Updated 11:30 a.m.

The Virginia Senate cleared a controversial congressional redistricting plan Friday, sending it to Gov. Robert McDonnell (R) for his signature after months of partisan squabbling.

The map, which reflects the results of the 2010 Census, passed the Senate on a 20-19 vote, with one Democrat — Sen. John S. Edwards (Roanoke City) — absent from the evenly divided chamber. The plan was approved by the state House last week on a mostly party-line vote.

The plan, which was authored by Republicans, would mostly strengthen the state’s incumbents lawmakers, likely preserving the current delegation split of eight Republicans and three Democrats. The measure passed the House in 2011 but was never taken up by the Democratic-controlled Senate, which advanced its own plan that would have created a second district with a significant minority population to go along with Rep. Bobby Scott’s (D) current seat.

The Senate approved the bill Friday following a brief but heated debate in which Democrats accused Republicans of diluting the rights of minorities. Republicans defended the map and suggested it had bipartisan support outside of the Senate.

The plan “preserves the core of each of the 11 congressional districts, protects communities of interest and the cores of existing districts,” said Sen. Mark Obenshain (R-Harrisonburg), adding that the map got the approval of all of the state’s current members of Congress.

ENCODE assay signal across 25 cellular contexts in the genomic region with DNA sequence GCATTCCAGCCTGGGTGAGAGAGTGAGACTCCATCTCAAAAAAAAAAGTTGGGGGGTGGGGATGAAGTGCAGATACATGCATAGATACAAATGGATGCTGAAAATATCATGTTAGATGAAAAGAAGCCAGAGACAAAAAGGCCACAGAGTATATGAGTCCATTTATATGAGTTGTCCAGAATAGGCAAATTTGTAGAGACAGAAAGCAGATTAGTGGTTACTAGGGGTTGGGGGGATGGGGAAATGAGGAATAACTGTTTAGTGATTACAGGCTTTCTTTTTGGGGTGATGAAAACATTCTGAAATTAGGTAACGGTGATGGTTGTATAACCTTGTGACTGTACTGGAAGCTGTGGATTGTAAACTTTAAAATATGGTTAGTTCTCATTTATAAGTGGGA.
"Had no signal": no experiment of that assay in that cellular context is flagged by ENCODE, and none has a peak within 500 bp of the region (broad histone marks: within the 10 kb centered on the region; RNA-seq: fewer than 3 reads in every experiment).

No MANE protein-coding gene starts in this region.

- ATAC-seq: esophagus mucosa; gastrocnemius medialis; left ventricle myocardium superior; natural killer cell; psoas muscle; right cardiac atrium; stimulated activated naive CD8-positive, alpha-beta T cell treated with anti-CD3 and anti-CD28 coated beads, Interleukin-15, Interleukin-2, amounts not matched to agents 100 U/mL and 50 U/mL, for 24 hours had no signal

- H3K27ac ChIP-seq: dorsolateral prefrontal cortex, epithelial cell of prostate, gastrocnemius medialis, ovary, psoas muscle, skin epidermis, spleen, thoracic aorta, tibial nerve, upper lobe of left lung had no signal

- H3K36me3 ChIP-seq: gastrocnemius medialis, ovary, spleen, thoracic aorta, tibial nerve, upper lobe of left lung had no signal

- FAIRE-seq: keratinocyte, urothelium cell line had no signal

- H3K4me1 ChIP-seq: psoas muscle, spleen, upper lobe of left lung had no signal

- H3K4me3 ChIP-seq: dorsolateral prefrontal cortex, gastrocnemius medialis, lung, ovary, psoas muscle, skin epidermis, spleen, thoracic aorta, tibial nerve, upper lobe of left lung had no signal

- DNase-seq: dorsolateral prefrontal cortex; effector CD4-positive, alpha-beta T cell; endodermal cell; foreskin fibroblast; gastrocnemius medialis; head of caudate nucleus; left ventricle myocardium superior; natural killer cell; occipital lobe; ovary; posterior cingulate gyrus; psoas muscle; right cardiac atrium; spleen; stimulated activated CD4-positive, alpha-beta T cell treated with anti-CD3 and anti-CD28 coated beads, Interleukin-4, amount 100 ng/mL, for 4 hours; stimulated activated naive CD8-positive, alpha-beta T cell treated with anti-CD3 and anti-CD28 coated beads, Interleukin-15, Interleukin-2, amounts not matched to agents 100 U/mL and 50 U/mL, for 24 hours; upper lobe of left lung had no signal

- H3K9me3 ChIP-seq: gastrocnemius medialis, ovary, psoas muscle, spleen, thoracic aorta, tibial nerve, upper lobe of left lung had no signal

But Sen. Mamie E. Locke (D-Hampton) said the map was “clearly designed to protect incumbents without giving the minority population the opportunity to vote for candidates of their choice.”

Though the bill is ready to become law, it still must receive approval from the U.S. Justice Department to ensure it complies with the Voting Rights Act. And it is the subject of lawsuits in state and federal court, contenting that the General Assembly violated the Virginia Constitution, which says new district lines “shall” be drawn in 2011.

“The constitution is quite clear,” said Sen. George L. Barker (D-Fairfax). “It does not provide leniency, it does not provide latitude to get that done in any other year.”

Republicans countered that the General Assembly has passed redistricting bills in past years that didn’t immediately follow the census, and the Constitution permits allowed them to take Friday’s action.

“I respectfully submit that it is proper, indeed it is our duty, to act on this now,” Obenshain said.

U.S. House Majority Leader Eric Cantor (R-Va.), whose political aides played a key role in drafting the map, praised the Senate’s action.

“This legislation was the only plan presented which enjoyed both bipartisan and biracial support,” Cantor said in a statement. “It is a unity plan that represents compromise by both parties, and enjoys broad community support as well.”